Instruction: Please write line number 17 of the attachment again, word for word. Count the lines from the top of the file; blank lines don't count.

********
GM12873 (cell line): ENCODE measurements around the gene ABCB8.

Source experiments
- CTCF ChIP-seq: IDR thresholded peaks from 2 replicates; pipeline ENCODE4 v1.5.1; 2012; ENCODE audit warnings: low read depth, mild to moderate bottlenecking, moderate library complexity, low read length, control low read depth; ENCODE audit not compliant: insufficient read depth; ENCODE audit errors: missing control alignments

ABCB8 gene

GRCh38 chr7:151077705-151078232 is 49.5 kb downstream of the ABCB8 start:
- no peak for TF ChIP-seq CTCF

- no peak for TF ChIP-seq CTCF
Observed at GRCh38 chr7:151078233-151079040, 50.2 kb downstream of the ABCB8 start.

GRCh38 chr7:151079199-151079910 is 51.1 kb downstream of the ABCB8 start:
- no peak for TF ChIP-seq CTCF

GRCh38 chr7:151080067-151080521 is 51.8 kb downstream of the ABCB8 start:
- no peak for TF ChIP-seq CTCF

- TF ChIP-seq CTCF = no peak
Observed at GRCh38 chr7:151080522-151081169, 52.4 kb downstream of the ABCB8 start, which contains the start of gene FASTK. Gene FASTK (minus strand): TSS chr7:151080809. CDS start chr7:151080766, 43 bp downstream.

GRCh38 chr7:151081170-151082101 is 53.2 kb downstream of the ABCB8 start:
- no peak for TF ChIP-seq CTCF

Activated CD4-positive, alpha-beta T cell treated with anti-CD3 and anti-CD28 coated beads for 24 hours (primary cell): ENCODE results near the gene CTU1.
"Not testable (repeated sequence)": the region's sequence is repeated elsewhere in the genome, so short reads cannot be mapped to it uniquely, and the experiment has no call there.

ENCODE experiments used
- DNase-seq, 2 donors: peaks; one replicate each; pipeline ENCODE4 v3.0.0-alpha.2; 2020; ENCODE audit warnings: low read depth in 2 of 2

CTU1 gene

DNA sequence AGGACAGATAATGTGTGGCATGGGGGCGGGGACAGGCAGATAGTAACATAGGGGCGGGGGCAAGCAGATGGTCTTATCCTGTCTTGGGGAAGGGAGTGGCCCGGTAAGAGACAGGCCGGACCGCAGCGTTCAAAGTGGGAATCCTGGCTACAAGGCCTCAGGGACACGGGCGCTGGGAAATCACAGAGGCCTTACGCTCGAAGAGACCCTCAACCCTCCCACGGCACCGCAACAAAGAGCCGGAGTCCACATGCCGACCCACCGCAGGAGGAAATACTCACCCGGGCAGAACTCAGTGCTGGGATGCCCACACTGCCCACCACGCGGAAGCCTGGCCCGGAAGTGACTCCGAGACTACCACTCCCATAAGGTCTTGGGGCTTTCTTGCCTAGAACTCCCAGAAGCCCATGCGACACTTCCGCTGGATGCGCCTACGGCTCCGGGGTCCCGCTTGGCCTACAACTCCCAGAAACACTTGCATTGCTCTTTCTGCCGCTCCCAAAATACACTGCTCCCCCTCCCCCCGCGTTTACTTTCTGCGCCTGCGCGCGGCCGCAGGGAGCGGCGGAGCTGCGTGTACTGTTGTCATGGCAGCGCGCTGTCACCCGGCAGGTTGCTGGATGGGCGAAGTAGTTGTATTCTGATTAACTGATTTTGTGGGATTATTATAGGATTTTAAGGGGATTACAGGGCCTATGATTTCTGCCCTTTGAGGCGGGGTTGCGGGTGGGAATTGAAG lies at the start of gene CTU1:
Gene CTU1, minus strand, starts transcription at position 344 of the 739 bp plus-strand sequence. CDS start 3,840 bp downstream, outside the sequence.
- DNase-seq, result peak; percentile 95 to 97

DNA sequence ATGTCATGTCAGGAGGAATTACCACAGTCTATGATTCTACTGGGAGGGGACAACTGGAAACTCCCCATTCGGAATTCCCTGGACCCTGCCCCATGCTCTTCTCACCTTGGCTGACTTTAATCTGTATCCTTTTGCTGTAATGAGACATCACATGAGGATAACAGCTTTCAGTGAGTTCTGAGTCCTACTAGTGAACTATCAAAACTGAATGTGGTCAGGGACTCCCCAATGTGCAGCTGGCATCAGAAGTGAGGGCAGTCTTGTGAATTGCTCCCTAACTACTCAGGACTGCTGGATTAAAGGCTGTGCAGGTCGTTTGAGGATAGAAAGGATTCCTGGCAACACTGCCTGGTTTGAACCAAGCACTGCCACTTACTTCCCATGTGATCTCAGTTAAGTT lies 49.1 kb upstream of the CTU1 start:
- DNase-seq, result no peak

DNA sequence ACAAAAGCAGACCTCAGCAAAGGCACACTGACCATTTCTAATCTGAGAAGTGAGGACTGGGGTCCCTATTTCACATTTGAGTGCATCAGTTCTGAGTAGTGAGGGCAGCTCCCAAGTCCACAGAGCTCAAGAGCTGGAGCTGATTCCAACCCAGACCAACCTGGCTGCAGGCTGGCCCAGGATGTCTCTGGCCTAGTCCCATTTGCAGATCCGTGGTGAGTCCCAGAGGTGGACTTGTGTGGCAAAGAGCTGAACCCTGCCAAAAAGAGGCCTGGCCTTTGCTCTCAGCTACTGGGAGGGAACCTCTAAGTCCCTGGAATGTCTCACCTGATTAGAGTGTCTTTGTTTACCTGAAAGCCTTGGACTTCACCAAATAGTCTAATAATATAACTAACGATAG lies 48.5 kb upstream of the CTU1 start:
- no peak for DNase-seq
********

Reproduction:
Activated CD4-positive, alpha-beta T cell treated with anti-CD3 and anti-CD28 coated beads for 24 hours (primary cell): ENCODE results near the gene CTU1.